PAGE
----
Legacy giving and its possibilities

With non-legacy fundraising generating an incredible £172.5m for schools over the past two years and many reporting policies finding it difficult to account for legacy income, it is easy to assume that fundraising success is possible without an established legacy programme.

But with legacies contributing an average of £410,500 of additional income per school in the same time period, can you afford not to proactively embed legacy fundraising as a core part of your overall strategy? ‘Embed’ is the key word here, for successful legacy programmes go hand in hand with successful major gift and engagement strategies.

Does your legacy fundraising fall into one of these categories?

Legacy fundraising has traditionally fallen into two categories: an afterthought to extend relationships with fatigued lifetime giving donors, or a softer fundraising specialism that sits separate from core fundraising activity. The former can act as a security blanket for fundraisers that lack confidence in responding to donors who say no, whilst the latter suggests a mystery to legacy giving that is disconnected from an individual’s other connections to your organisation.

Rethink your philosophy: major gifts and legacy fundraising success are interconnected.

If you already have a successful major gifts strategy, incorporating legacies should be a natural extension of your existing programme. Successful legacy fundraising depends on the same critical success factors of combining focussed data insights with a bold long-term vision to create authentic and donor-centric engagement opportunities. If you already have an established legacies programme, consider what lessons it can offer to your major gifts strategy: does your success lie in a compelling and strategic stewardship programme, consistent multi-channel communications, or tailored and specific relationship management?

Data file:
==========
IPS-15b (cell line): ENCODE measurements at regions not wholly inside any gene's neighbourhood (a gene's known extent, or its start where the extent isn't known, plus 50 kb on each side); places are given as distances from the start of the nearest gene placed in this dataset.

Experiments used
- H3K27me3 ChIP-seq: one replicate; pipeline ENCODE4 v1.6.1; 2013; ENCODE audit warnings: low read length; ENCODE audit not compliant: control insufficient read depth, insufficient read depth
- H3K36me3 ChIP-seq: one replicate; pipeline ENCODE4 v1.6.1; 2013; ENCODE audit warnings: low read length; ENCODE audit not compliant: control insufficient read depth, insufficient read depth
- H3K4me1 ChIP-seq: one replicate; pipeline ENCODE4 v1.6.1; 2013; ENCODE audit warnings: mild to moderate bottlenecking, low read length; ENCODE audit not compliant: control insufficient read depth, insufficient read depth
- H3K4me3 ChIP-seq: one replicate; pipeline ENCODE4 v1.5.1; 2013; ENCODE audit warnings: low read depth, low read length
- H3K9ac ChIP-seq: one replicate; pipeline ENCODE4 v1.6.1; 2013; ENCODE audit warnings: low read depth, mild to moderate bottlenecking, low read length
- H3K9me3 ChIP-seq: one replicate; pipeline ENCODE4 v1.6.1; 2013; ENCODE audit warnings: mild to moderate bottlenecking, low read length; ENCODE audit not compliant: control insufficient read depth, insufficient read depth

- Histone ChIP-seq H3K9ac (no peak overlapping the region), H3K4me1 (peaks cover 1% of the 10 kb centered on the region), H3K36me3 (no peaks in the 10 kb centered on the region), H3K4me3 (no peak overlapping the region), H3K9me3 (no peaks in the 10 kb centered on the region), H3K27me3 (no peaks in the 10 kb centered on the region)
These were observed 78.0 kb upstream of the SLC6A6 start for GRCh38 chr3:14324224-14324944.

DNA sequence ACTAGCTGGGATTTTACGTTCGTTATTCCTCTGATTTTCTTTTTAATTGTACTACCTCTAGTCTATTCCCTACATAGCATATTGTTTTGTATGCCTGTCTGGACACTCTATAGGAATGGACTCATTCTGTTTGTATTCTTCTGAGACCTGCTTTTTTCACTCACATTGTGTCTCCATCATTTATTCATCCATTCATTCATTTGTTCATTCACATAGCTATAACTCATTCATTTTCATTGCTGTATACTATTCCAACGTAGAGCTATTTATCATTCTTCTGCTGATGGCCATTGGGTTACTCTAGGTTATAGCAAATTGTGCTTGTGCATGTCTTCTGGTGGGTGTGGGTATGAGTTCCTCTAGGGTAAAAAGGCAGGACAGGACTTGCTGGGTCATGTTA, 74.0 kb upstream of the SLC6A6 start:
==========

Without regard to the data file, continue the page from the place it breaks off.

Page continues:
Where does the value of legacy societies lie?

After years of debates (and many an anecdote!) around the value of legacy societies, the data suggests that established legacy societies matter. But before you rush out to increase your events budget and create a new ‘brand’, consider what aspect of this activity inspires fundraising success. The value in legacy societies lies not in glossy brochures, branded pin-badges, or VIP access, but in successfully highlighting and celebrating the existence of a like-minded community that is united by a common interest in advancing a specific cause or mission.

Lead decisions with your data. But how?

Data is king when it comes to transitioning your legacy activity away from reactive stewardship of the unexpected and towards strategic management of lifelong relationships. As a starting point, review your unsolicited legacy gifts: what patterns are there in donor profile and engagement history? What areas have attracted legacy gifts?

Make the most of it.

The key challenge with legacy reporting is the inability to predict when gifts will be fulfilled. Rather than see this as an excuse for avoiding a robust legacy programme, consider how the development of a data-driven strategy can position your organisation to make the most of every legacy opportunity. Instead of simply recording legacy pledges and income, could you track the conversion of legacy enquiries to confirmations? Or perhaps you could review changes to pledge value over time? Both of these KPIs could provide valuable insights to measure the impact of specific activity or strategies in creating a sustainable and successful legacy programme.

Victoria McAlpine is Senior Consultant at Graham-Pelton. Click here for more insights about the IDPE and Graham-Pelton Benchmarking Survey results, and the way your organisation may benefit from our findings.

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